• Mark D

    What a beautiful color, I’ve never seen that shade before.

    Can I ask exactly what made you realize it was “time” to sell the bike (other than the nice piece of change you pocketed :) )?

  • gregorbean

    Nice story. I owned this very same color, make, and model year motorcycle. Of course mine was nowhere near as nice as this one, and it was attached to a sidecar when I bought it. I quickly sold the sidecar and enjoyed the KO for a few years. I’ve never felt so sad about selling a bike, but I knew the guy I sold it to was planning a full restoration so it helped to put my mind at ease knowing that it would be well taken care of. God I love these bikes.

  • holdingfast

    aw man, I wish these bikes weren’t so hard to come by here in switzerland, but there are some around and every once in a blue moon up for sale. I’m still hoping that one day I will find one and coincidentally have enough money to afford it then.. definitely an awesome story and definitely a beautiful bike!

  • Kevin

    CB750s are beautiful to me. My first bike was an old one that I brought back to life.

  • James Dean Meyer

    For $2 a month, I feel like I am robbing you. Bringing Mr. Edwards onboard: Coup d’etat Hell for Leather, Coup d’etat.

    • Sasha Pave

      I agree, it’s like cheating having David here. Now let’s get Peter Egan on board!

  • gregorbean

    I love the internet. Did a little search and found this:


    • Mark D

      Great read! Thanks for finding that.

    • mugget

      Cheers for that – I’ll give that a read later!

      • gregorbean

        No problem guys! Thanks to David and Mitch for the story! All I did was google it.

        On an 11,500 mile trip I took two summers ago, we ended up on Route 66 a few times. We would see guys on what appeared to be rental Harleys “living the dream.” We were on DRZ’s and trying to stay off pavement as much as possible. While I appreciate the Americana involved and the historical allure of the route, I don’t know that I’d ever choose to take it. There’s just so many other great roads across the states. This is a great story though, and again, I love these bikes.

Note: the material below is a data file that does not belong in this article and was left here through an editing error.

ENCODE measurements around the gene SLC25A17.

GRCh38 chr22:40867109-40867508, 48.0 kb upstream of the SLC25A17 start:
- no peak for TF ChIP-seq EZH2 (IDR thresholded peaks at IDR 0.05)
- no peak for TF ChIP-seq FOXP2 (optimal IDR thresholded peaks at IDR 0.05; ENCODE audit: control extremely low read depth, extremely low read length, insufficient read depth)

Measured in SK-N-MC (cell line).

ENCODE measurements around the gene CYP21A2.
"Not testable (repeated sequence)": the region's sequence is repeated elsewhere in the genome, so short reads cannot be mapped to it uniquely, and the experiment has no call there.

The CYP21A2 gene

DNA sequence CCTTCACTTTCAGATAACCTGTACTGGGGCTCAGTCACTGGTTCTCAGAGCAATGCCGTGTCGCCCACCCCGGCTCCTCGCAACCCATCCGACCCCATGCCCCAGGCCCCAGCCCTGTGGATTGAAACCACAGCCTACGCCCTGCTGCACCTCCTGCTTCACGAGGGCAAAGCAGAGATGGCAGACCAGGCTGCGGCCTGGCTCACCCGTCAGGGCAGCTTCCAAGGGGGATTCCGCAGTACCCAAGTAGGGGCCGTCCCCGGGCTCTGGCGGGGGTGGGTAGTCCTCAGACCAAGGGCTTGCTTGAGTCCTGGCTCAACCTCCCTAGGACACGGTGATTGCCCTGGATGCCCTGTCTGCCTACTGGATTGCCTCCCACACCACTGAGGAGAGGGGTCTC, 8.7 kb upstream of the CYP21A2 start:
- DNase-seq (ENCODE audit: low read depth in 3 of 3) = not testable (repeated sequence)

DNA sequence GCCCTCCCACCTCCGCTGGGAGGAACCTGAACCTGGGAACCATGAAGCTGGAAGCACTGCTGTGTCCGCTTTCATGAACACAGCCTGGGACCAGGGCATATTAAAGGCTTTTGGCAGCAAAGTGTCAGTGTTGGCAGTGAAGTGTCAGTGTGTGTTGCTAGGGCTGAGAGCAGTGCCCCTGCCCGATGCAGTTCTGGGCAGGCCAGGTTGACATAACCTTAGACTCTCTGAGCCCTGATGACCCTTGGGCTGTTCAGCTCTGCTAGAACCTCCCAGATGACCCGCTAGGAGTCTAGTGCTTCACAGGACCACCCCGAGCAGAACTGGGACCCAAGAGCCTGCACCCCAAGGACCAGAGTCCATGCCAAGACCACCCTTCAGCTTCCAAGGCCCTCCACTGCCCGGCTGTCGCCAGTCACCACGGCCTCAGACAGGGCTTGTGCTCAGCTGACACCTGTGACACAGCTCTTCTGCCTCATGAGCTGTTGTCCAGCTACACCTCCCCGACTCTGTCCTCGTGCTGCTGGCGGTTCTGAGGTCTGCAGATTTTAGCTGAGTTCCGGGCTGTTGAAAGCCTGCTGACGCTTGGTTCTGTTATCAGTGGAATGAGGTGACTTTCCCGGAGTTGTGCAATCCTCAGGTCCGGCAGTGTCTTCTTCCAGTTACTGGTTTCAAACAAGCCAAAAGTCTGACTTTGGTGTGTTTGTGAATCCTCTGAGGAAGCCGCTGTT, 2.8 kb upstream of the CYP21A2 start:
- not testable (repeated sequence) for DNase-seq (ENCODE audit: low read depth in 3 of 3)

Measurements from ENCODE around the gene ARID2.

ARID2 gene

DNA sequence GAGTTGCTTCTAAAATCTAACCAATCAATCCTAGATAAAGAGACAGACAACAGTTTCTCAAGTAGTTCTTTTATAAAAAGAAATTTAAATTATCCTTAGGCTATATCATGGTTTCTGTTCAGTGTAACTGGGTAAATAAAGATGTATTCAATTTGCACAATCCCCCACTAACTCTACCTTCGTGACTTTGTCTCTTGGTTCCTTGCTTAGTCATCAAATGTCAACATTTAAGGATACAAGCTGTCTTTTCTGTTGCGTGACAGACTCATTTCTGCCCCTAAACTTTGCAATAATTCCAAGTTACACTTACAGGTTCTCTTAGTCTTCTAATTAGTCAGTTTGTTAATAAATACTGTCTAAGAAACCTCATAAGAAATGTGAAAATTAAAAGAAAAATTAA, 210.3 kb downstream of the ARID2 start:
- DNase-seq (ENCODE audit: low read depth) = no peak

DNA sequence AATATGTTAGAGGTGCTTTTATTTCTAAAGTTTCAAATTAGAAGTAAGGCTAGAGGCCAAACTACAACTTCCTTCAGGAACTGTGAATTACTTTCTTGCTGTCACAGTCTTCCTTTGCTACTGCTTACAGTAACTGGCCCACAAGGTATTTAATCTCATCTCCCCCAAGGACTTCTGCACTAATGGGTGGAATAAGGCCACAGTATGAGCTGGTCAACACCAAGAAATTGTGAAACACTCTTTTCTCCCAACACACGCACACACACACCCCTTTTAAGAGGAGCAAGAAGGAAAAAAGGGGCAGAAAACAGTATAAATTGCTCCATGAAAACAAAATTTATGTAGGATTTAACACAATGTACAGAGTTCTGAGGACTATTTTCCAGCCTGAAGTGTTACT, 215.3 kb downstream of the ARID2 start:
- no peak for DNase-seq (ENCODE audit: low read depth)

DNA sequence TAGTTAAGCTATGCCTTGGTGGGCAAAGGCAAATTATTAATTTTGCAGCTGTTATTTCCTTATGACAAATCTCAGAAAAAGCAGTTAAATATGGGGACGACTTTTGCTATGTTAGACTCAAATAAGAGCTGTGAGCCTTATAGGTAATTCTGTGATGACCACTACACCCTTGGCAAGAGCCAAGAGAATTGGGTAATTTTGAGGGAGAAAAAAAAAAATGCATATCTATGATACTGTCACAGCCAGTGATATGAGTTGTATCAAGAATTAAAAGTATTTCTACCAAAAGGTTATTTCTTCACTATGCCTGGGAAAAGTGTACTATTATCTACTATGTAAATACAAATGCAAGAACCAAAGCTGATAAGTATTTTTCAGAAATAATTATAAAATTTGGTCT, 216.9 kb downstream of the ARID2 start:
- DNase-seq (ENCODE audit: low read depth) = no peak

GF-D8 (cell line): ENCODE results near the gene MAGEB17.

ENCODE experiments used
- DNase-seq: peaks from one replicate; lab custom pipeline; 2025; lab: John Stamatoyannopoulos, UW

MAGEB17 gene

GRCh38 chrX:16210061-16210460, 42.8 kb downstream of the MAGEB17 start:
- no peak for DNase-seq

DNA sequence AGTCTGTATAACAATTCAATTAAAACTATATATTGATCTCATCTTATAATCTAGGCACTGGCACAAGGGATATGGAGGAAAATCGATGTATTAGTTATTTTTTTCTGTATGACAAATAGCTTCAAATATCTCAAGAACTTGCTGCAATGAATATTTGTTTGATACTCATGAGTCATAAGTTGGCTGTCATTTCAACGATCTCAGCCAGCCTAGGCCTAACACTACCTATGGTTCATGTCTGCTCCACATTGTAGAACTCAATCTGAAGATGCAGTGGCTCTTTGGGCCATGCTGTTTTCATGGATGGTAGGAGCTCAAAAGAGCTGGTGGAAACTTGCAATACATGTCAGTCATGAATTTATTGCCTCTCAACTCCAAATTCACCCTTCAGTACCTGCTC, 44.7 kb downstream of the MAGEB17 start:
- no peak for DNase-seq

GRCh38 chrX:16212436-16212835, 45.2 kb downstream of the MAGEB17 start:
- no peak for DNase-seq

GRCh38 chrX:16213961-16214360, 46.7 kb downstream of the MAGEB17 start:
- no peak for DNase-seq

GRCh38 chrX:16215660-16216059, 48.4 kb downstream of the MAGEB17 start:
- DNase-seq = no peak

• Cajun58

    And here I thought it would be the coup de grâce.

  • Mason

    All this definitely reminded me to appreciate the fun times I’ve had with my bikes.

    It also made me wonder if bikes really can be patched up with beer cans. I guess if there’s already a hole in the case, what harm can it do to give it a shot?

  • David Edwards

    Reasons for selling the CB750? Several, not least of which is that I had to replace the battery and de-gum the carbs yet again (damn newfangled gasoline formula). I just wasn’t riding the bike that much. Plus my tastes in bikes now runs toward customs, cafes, street-trackers and bob-jobs.

    The new owner had his interest in motorcycling rejuvenated by seeing the Guggenheim’s “Art of the Motorcycle” show and remembers seeing my Honda on display, so it’s gone to a good home where it’s appreciated and put on display. Far better than being covered in the back of my garage.

  • Darren

    Thanks David, great timing as I literally JUST listed my bike on CL. While it’s killing me, it’s nice to feel like I’m not the only wacko out there ;-)

  • Mark D

    They’ll be even more newfangled gas soon. The EX500 isn’t going to like this at all…

  • Your_Mom

    I too am glad to see Mr. Edwards editorial contributions. While not a fan of some of his political comments that he made while at “Cycle World,” I am a big fan of his writing and find Mr. Hoyer’s column unimpressive.

    As to the bike – the point of the article – it is a treasure and am glad to learn that it is to be suitably displayed by the new owner.

    Cheers – Rich

  • David Edwards

    Political statements?! Sure you’re not confusing me with Mitch at Motorcyclist?

    • Ben W

      David, Mitch, po-tay-to po-tah-to! My mom often mixed up names just like Your_Mom.

    • Your_Mom

      Er – no. I recall a column or two where you expressed some rather politically conservative opinions that were protested in “Cycle World’s” letters. I have been a loyal “CW” subscriber for years and years. I am a fan of Mitch Boehm too but – after giving “Motorcyclist” another try recently – will let that one lapse.

      Mr. Catterson’s editorial style is simply atrocious. He is no Mitch Boehm.

      • David Edwards

        Y_M, I think you’ll find I’m an equal opportunity offender…